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One of the questions that is going to drive a lot of discussions in the new wave of PI projects will be around the direction a customer seeks regarding the various SAP PI product versions available currently. May it be a fresh implementation, a migration or an upgrade project, the adoption of the “Single stack” vs the “Dual stack” needs to be debated.

There was already some thoughts shared by a Which instalation option to choose SAP PI 7.3 dual Stack or  SAP PI 7.3 single stackand this blog looks at adding some more dimensions to that discussion.

 

In his blog ‘Installation Options for Process Integration and Orchestration Use Cases, Alexander Bundschuh puts to rest a common misconception that from PI 7.31 the ABAP stack is no more available. There is indeed a clear confirmation that SAP will continue to support the dual stack until 2020 (at least). But SAP will now no longer look to invest in new features or innovations on the ABAP stack but will be focusing its energy on the JAVA side of things.

 

The option we will have is to go ahead for a Dual stack installation of PI or look at implementing single stack SAP Process Orchestration.

 

I will like to not henceforth confuse the reader with the word Single stack since Advanced Adapter Engine Extended (AEX) is also a single stack installation but differs tremendously from SAP NW Process Orchestration.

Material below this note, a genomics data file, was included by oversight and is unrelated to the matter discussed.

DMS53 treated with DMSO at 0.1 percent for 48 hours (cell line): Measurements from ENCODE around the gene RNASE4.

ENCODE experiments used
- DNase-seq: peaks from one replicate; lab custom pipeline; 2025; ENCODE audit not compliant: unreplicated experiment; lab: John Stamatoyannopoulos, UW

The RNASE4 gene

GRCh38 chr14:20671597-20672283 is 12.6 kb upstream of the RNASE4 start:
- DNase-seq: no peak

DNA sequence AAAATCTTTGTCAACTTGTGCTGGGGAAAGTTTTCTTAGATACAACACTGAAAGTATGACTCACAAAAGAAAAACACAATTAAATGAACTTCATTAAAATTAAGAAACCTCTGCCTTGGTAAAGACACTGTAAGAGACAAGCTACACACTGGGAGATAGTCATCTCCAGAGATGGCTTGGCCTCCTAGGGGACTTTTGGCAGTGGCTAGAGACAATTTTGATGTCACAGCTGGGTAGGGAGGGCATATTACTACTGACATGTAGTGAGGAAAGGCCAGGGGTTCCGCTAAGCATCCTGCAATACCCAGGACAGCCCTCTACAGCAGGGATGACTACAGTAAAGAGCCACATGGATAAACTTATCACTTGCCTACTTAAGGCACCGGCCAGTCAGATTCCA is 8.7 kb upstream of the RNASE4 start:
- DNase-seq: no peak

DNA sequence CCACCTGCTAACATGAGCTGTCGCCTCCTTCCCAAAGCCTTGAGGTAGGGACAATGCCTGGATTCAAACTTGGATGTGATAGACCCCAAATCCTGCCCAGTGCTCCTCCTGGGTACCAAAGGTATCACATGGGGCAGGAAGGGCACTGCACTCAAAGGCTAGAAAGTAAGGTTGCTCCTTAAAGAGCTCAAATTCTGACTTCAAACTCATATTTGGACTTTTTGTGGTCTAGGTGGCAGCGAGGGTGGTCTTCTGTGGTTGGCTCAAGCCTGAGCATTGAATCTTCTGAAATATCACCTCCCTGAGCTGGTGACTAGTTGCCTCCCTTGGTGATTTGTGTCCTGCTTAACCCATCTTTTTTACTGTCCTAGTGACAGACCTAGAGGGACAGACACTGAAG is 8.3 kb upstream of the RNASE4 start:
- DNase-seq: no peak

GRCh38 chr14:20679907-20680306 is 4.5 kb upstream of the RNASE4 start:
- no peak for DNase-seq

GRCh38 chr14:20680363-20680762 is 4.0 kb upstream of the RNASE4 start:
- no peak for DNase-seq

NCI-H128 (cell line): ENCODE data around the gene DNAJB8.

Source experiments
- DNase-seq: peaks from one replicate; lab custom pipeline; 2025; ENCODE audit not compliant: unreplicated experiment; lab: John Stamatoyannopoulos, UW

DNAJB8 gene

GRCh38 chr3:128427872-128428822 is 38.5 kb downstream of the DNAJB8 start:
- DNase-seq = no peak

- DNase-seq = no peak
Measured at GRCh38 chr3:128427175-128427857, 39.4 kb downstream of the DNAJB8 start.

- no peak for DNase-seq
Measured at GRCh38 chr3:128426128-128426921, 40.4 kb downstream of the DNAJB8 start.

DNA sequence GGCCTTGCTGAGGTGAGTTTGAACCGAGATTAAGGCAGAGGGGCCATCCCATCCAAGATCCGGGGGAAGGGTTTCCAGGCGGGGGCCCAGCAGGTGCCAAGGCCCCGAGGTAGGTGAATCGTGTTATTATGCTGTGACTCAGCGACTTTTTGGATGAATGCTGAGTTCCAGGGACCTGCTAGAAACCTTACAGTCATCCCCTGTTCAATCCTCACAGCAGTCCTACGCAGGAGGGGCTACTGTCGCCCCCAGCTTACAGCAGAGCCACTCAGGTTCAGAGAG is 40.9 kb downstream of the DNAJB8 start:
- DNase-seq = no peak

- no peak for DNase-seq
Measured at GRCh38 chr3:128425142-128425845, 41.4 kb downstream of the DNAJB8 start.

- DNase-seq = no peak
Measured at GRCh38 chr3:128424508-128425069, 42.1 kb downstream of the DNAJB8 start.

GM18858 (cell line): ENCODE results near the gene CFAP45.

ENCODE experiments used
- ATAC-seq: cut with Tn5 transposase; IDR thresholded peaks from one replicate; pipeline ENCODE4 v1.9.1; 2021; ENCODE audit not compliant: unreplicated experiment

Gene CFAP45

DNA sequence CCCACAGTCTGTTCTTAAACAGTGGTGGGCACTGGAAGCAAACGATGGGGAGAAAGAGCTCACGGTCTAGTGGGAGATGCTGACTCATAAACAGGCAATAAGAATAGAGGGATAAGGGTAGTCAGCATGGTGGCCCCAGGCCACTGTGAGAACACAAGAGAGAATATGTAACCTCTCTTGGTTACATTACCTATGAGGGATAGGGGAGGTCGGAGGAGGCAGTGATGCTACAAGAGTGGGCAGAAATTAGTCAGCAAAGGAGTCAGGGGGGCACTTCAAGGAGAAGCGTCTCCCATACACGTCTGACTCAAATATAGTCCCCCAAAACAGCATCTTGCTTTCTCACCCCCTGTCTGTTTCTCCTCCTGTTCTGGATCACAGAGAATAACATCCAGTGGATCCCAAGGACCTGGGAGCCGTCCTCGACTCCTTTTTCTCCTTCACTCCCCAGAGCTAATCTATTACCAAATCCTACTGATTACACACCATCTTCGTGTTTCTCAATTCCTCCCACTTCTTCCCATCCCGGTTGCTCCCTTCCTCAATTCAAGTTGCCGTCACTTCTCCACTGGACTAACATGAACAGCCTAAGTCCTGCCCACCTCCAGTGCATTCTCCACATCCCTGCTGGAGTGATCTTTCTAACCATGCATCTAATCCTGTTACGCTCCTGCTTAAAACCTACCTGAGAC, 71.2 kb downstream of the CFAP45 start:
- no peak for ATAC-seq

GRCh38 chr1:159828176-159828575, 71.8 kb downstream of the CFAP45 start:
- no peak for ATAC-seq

Now one thing that seems to stand out when we talk about Process Orchestration is the unavailability of ccBPM support and the new NW BPM in PI. Will this be a major criterion for decision making?

The fact remains that when executing large scale integration projects, you simply cannot live without a BPM scenario. Hence going for a single stack installation (the AEX) without the support for integration processes sounds a bit absurd and bold to me.

 

If we choose to go ahead with a new implementation, I will prefer to recommend that customers adopt the SAP NW Process Orchestration suite to reap the benefits of PI, BPM and BRM in their integration scenarios. Looking at some of the major players in the EAI space, it is very clear that the leaders in this space are already on a similar platform. SAP with 7.31 is only trying hard to catch up with them and thus provision a comprehensive suite when it comes to its own very SOA/EAI offering. Also with the open statement from SAP that its investments will be focused on enhancing Process Orchestration suite, it only makes sense to have your investments parked here.

 

Now what about customers who are already on a XI/PI platform and seeking directions?

ccBPM scenarios in the current landscape?

Let’s look at it from a volumetric perspective. Suppose the number of scenarios that involve ccBPM is less, it is only advised that some effort is spend on migrating it onto NW BPM and thus be in a position to adopt Process Orchestration. Now in case of a high number of ccBPM scenarios, efforts, testing and criticality will be major criteria to proceed. There is a risk quotient on making a drastic architectural change on a high number of interfaces in the landscape.